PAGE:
A 'Sherlock' Tribute: 7 Famous Literary Digs
Sir Arthur Conan Doyle created the first superstar detective from his writer’s cave across the pond. Makes you wonder where some of the world’s best-selling authors invented enduring characters like Willy Wonka or James Bond. Here’s seven clues.
After a gut-wrenching cliffhanger, Benedict Cumberbatch (Star Trek Into Darkness) returns to a third season in the BBC's Sherlock as acid-tongued "smart is the new sexy" Holmes aided by The Hobbit star Martin Freeman, his crime-blogging Dr. Watson.
Seen in the U.S. on PBS's Masterpiece, this brooding, tousled, impatient Holmes looks tip-top for a guy 126-years-old and in the hooks of legal broils involving lucrative copyright and ownership claims. The Guinness Book of Records logs Sherlock Holmes as “the most portrayed movie character” ever, with 70 actors playing the Baker Street egomaniacal genius of deduction in 200 films. (Did you ever consider that Sherlock's mind is his superpower?)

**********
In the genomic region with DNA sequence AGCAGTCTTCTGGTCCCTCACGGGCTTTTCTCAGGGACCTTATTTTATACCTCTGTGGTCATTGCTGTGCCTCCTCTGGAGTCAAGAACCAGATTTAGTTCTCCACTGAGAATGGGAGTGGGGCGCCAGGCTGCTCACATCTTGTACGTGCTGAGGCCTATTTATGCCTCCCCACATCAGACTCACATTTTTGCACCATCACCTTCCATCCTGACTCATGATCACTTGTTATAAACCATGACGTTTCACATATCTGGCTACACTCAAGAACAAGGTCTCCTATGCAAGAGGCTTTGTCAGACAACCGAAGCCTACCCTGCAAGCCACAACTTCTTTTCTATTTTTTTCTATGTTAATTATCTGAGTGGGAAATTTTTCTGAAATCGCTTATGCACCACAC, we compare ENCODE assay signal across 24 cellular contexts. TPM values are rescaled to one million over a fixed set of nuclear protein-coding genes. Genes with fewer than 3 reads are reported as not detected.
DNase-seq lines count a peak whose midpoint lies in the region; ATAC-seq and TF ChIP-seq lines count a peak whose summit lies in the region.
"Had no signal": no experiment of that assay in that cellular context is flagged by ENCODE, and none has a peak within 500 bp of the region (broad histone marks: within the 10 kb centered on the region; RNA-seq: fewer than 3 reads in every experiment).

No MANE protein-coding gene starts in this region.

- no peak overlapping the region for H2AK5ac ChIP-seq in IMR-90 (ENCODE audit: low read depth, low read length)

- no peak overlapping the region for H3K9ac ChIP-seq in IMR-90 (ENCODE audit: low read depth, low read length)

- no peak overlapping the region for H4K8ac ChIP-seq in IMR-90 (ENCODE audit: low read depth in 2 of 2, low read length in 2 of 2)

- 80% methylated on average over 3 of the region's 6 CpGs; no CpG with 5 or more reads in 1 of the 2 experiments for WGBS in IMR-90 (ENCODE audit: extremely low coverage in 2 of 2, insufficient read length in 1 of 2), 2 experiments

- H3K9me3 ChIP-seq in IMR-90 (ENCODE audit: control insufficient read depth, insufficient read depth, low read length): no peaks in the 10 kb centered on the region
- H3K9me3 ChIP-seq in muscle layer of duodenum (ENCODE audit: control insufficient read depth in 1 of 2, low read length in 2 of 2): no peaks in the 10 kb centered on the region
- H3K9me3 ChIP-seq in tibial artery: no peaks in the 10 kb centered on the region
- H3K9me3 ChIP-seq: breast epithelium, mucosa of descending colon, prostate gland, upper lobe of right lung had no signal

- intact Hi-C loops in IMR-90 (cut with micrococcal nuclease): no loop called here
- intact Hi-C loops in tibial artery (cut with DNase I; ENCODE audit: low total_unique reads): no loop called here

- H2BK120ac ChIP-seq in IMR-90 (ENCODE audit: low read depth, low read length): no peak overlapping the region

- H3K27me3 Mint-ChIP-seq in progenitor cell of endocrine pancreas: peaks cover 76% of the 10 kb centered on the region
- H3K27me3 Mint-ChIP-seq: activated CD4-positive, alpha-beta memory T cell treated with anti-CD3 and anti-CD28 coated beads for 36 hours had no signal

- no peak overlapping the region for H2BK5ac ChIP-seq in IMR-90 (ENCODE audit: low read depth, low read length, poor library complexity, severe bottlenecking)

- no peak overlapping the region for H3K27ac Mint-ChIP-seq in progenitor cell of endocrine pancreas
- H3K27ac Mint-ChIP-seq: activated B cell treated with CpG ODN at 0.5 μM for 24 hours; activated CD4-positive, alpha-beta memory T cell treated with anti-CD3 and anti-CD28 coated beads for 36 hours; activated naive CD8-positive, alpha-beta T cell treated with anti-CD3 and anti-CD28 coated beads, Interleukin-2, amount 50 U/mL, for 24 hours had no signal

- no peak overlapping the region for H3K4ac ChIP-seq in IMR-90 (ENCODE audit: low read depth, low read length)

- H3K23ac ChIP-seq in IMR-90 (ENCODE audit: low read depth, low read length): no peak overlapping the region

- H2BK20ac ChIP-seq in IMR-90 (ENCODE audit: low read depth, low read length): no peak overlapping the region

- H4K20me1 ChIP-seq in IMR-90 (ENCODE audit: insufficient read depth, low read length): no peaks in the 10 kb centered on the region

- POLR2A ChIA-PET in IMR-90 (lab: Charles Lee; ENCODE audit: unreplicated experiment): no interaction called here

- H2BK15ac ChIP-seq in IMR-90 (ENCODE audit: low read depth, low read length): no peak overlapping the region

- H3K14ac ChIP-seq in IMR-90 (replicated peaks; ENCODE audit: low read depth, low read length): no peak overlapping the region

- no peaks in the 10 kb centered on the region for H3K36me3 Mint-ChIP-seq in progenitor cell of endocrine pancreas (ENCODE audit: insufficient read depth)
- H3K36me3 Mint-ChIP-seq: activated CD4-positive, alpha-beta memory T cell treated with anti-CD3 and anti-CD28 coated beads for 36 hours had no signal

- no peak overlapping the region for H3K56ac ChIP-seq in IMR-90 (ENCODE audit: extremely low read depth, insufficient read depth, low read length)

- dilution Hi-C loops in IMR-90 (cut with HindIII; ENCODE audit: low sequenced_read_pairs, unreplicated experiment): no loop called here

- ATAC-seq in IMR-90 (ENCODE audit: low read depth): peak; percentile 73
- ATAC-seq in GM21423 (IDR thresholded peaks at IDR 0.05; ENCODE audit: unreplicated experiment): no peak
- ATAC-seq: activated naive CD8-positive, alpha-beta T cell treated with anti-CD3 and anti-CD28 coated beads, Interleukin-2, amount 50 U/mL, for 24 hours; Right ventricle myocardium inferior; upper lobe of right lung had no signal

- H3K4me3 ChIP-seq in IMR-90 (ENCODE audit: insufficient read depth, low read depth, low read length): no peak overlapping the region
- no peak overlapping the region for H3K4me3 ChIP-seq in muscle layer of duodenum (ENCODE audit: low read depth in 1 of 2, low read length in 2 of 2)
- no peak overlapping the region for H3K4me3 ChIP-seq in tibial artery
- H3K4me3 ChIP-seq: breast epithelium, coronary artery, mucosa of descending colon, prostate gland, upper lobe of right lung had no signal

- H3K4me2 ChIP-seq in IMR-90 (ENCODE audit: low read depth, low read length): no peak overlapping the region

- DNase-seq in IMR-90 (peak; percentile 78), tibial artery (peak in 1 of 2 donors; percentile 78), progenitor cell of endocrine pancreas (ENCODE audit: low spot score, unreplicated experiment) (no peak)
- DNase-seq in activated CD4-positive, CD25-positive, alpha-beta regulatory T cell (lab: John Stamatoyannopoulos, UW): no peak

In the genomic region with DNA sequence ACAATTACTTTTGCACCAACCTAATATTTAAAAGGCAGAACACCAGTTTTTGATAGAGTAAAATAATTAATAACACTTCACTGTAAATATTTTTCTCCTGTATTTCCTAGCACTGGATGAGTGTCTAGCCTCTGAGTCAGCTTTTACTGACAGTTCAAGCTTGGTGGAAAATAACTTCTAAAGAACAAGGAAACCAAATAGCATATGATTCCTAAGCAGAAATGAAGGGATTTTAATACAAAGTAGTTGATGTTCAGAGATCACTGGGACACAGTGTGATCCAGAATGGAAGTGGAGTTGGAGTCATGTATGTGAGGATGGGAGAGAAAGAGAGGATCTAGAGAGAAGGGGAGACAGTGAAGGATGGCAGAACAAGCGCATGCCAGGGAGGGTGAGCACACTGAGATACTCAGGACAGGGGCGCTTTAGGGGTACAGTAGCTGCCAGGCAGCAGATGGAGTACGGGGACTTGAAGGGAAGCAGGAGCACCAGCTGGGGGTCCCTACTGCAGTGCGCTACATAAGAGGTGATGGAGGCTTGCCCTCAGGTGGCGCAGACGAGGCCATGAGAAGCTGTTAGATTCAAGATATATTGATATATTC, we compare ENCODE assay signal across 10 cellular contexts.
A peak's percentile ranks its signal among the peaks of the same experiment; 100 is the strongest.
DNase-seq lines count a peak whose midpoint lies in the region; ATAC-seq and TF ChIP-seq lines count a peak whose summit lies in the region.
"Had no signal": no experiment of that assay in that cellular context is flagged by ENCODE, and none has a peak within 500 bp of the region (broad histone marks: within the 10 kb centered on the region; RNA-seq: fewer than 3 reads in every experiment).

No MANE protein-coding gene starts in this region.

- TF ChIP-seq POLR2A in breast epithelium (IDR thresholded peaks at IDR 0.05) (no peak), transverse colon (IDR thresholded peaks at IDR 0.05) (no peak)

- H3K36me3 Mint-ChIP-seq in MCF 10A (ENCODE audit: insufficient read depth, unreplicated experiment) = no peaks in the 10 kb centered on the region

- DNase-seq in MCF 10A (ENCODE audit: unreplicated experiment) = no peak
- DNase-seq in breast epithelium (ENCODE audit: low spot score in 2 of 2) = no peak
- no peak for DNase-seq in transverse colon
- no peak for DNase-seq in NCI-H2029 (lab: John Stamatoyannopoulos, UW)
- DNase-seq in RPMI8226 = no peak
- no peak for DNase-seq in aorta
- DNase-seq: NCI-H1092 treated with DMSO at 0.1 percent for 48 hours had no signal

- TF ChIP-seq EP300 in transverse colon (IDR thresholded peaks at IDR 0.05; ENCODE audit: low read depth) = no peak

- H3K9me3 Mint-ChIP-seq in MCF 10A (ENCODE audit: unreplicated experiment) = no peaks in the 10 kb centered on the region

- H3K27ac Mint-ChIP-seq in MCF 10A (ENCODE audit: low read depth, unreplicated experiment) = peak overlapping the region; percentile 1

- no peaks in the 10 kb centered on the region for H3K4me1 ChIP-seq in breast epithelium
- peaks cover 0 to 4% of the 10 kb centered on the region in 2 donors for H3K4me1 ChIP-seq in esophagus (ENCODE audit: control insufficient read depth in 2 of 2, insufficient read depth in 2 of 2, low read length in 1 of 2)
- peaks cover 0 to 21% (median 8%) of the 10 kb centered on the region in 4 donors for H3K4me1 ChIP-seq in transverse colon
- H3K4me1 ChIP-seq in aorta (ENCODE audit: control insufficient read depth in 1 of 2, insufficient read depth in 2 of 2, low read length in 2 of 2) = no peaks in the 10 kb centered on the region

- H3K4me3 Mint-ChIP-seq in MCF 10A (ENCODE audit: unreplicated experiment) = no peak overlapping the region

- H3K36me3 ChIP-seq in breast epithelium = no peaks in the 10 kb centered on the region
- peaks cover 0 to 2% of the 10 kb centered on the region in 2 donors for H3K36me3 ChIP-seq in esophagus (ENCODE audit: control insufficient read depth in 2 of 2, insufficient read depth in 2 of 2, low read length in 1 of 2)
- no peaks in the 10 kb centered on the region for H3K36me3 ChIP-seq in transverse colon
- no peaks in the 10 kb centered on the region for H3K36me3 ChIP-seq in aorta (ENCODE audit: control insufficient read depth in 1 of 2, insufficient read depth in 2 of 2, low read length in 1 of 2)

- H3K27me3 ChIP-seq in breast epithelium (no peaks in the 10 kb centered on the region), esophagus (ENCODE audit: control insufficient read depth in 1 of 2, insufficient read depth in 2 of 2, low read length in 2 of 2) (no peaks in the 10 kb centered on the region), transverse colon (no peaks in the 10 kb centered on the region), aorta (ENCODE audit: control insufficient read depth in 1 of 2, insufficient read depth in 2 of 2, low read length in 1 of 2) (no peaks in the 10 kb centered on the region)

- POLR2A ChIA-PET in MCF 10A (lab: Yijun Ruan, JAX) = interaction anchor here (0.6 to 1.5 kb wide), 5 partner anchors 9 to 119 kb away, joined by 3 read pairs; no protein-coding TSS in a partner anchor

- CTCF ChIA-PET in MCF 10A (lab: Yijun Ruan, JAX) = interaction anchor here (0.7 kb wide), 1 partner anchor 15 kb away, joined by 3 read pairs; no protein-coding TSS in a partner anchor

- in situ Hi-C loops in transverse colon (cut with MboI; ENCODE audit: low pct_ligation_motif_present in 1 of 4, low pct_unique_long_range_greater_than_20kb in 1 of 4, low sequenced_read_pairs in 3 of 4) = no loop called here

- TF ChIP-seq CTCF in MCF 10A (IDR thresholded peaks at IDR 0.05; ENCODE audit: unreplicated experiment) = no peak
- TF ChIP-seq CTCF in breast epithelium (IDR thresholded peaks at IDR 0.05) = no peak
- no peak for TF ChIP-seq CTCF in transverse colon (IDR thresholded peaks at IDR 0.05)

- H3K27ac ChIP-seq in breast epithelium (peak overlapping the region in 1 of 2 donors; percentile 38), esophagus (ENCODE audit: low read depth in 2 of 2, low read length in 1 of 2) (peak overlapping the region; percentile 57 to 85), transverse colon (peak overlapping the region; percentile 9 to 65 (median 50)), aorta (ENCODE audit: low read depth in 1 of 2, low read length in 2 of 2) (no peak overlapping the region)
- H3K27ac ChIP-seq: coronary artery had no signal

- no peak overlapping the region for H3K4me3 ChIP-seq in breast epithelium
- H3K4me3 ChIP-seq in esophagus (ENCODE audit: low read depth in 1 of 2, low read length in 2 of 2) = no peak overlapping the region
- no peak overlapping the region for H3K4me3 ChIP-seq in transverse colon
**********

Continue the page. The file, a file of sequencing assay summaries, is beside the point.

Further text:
But hang on. These are characters we're talking about. The toil of writers working out fantasies in their head. And writers have to live somewhere, too. We've put together snapshots of seven homes where a few of the best-selling authors of all time have spun the fiction yarn (or toasted their success). Watson. Come. The game is afoot.